So I just took the GMAT and got 740 (Q49, V41, IR8). I'm quite pleased, just disappointed with the quant score and think I could have done better. However I am not too worried about that part of my score as I already have a graduate degree in mathematics.
Overall, my self-study plan was as follows: Study OG in December, took end of December and all of January off, and in Feb use Kaplan
and MGMAT resources doing as many full practice tests as I could (including essay and IR). On weekends in Feb I did up to 6 or 7h of practice tests each day. Roughly 100h of study total. Also, I kept a careful list of questions I got wrong, and made sure I made a second attempt for ALL of them in the last week before my test.
I scored as follows on the diagnostic tests:
GMATPrep 1: 680Kaplan
CAT 1: 720Kaplan
CAT 2: 720
MGMAT CAT 1: 690
MGMAT CAT 2: 700
My IR was always terrible on the Kaplan
and MGMAT tests -- usually a 4, and I found the official IR to be easier. As for the tests, the official verbal was easier than both Kaplan
and MGMAT, and the official quant was about on par with MGMAT and harder than Kaplan
. If I had to pick only one, MGMAT is definitely the way to go: the 9 guide books are a great way to study.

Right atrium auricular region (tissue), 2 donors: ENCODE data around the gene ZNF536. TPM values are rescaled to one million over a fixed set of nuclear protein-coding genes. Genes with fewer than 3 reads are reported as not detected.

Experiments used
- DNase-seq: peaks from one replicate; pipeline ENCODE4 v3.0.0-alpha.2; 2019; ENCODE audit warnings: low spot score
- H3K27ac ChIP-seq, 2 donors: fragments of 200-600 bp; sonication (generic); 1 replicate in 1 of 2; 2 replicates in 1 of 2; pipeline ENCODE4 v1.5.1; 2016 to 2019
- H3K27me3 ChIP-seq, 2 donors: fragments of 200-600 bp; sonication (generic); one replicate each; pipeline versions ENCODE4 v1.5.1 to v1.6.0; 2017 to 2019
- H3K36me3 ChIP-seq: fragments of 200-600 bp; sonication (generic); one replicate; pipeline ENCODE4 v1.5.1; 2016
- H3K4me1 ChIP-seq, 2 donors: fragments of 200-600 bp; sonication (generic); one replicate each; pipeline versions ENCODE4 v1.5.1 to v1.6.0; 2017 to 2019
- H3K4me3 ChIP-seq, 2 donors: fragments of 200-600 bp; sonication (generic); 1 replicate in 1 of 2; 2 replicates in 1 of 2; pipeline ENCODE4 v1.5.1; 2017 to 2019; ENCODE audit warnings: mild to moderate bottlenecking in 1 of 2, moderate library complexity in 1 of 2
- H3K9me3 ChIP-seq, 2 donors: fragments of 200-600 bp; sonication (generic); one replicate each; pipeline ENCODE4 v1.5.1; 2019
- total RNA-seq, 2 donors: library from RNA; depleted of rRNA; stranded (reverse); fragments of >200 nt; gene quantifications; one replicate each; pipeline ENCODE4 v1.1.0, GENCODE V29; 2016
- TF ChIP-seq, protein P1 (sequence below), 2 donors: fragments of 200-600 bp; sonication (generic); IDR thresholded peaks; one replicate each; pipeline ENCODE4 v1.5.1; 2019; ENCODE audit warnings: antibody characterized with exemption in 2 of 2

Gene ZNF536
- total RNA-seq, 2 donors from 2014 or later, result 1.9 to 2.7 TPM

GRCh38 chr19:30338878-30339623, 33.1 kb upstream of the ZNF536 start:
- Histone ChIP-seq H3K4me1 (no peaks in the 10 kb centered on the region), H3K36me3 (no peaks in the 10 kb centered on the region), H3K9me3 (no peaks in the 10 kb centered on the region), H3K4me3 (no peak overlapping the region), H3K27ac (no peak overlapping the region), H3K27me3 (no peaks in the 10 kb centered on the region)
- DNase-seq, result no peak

One very minor point for IR that made it easier vs. Kaplan
: on the official test I could use the keyboard to type numbers into the calculator, whereas the diagnostic tests I had to click the buttons with a mouse. Using the keyboard to do this saves a good 30s to 1min30s on the IR, which is a LOT of time for IR. Also, I had a question involving interest rates, but the official calculator did not have scientific functions so I had to estimate when answering a question.
If I had to adjust my strategy and make recommendations, it would be to study Kaplan
and MGMAT first, and then move on to OG and GMATPrep. The OG and GMATPrep is a really the best resource to study leading up to the test. Overall, I would keep the study period to < 3 months, because I suspect you will likely start to forget what you learned if it was over 3 months ago. Second, I think the break in the middle of my studying is a good thing to do, since it reduced stress and gave the first bit of my studying time to simmer in my brain before I went back to it. Finally, the list of questions you have gotten wrong while studying is a MUST: you will improve if you make this list, understand why you got the question wrong, and take a second attempt at the problem.